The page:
Survey Tabulation Basics: Statistics
Posted September 24, 2012
This article provides a summary of the basic descriptive statistics typically shown in crosstabs and other survey data analyses. Included are the basic measures with which all researchers should be comfortable.
Descriptive Statistics are those measures which help "describe" a distribution of survey responses. Where applicable, the mean (average), median, standard deviation and standard error are often included on tables for analysis purposes. For example, it might be helpful to show the mean of a rating scale question and other numeric fields (i.e., age or income values). These measures summarize the key results in a few succinct numbers.
A simple mean of a distribution is the arithmetic average - the sum of all responses divided by the number of responses. The mean of response values 1,2,2,2,3,4,5 is 2.7(19 divided by 7). A weighted mean takes this one step further by assigning weights to each response value. This is typically used when response values represent ranges such as age ranges - in this case, the mean is typically calculated based on the midpoints of the ranges (i.e., if the response value "1" is used to represent the age range 18-24, the range midpoint - "21" would be used to calculate a weighted mean which reflects age values. Weighted means may also be used to alter the coded values in a rating scale, for example, reversing a rating scale so the highest (or lowest) value indicates the value of greater importance.
The median of a distribution is the "middle" value when all values are listed in order from lowest to highest. In the example above, the median value is "2" (the 4th value in the 7-value list). Medians are often used where the presence of outliers (extreme responses) would skew the mean. For example, a distribution of income ranges of $18k, $24k, $35k, $42k, $46k, $65k, $72k, $125k, $4.5M would have a mean of $547k but a median value of $46k, a statistic that better describes the income level of the sample group.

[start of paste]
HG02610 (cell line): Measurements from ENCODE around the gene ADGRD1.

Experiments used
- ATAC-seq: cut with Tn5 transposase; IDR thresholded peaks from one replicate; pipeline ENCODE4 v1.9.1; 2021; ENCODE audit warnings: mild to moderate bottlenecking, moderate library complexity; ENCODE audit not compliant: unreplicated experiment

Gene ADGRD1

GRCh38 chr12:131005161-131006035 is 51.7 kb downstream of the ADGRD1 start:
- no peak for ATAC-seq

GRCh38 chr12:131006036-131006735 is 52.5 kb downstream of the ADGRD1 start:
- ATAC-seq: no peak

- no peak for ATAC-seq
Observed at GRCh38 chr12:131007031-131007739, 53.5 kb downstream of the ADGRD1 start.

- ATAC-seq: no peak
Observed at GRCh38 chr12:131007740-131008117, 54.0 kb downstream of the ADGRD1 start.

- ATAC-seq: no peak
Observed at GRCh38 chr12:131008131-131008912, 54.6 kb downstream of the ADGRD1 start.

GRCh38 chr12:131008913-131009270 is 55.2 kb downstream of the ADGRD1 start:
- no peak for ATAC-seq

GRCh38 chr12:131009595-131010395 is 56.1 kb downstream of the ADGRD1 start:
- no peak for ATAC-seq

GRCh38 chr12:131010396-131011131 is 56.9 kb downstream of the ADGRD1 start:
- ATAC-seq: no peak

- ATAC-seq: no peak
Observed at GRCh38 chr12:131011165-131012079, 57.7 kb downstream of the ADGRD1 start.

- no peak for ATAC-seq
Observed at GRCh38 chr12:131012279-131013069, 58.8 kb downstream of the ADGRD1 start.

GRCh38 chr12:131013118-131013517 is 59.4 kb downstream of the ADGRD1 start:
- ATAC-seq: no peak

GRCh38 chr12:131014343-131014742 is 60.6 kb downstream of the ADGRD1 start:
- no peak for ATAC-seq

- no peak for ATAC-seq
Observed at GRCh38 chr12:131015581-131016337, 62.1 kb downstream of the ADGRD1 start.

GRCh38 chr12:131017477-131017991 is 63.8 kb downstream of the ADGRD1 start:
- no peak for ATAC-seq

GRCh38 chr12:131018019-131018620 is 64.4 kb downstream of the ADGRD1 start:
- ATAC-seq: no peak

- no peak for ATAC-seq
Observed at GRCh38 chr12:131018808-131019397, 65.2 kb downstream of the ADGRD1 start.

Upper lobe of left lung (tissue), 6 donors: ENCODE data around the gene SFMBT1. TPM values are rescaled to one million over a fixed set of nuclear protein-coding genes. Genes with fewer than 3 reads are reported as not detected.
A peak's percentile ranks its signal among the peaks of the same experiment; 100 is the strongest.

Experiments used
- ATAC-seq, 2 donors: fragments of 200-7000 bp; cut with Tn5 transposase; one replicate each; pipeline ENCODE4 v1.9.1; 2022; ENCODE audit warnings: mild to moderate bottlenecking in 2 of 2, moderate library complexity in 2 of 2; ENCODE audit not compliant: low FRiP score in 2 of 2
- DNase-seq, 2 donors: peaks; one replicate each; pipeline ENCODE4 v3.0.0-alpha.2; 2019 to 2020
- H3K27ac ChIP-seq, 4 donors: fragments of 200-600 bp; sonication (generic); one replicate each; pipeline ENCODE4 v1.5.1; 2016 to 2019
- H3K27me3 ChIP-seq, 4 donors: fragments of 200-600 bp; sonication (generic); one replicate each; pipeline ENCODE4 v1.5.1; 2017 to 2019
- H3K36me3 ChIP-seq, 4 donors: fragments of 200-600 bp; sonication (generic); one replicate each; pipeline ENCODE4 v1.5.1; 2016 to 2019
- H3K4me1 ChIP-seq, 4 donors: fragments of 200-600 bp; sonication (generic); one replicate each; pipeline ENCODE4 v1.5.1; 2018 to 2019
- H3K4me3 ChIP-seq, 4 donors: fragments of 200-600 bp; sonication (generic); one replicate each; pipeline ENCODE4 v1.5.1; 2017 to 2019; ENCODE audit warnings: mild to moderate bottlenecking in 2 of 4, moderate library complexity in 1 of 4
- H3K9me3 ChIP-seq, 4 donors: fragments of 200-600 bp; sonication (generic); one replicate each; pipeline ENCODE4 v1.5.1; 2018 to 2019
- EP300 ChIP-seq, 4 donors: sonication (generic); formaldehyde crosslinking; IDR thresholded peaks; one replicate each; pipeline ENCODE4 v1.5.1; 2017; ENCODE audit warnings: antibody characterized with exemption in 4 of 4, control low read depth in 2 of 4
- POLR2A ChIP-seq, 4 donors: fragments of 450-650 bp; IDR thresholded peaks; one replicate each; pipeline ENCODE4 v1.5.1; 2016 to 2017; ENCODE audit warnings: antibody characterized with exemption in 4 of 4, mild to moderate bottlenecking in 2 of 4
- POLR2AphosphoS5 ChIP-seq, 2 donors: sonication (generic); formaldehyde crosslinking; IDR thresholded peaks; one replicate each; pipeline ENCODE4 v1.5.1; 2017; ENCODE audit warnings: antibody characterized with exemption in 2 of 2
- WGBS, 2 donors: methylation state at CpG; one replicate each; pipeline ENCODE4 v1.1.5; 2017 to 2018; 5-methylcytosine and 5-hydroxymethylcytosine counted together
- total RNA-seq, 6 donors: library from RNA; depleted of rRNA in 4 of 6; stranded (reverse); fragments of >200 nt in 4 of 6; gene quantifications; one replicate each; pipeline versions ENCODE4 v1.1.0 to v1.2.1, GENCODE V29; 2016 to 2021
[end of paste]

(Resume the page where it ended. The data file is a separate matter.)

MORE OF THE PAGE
Standard Deviation (SD) and Standard Error (SE) are perhaps the two least understood statistics shown in data tables. Both provide additional insight regarding the mean of a distribution. The standard deviation describes how far, on average, the individual values fall from the mean. A small SD would indicate that most values are clustered close to the mean value, which a large SD would describe a distribution where the values vary widely from the mean. For example, the distribution 11,11,12,12,12,13,13 has the same mean (12) of this distribution: 1, 2, 4, 6, 15, 21, 35 but very different SDs. If distribution values were represented on a frequency curve, a small SD would be indicated by a narrow, tall shape, while a large SD would be depicted by a short, wide shape The SE, on the other hand, is an indication of the reliability of the mean. A small SE is an indication that the sample mean is an accurate reflection of the actual population mean, usually based on a combination of a large sample size and low SD.
Significance Testing was covered in detail in a previous edition of StarTips (What Every Researcher Should Know About Statistical Significance). Data tables are often provided with results of statistical tests which show the reader at a glance which results are "statistically significant" when making comparisons across groups. DataStar also provides a complimentary tool, StarStat (and an iPhone app) which calculates z-tests, t-tests, and sample precision estimates.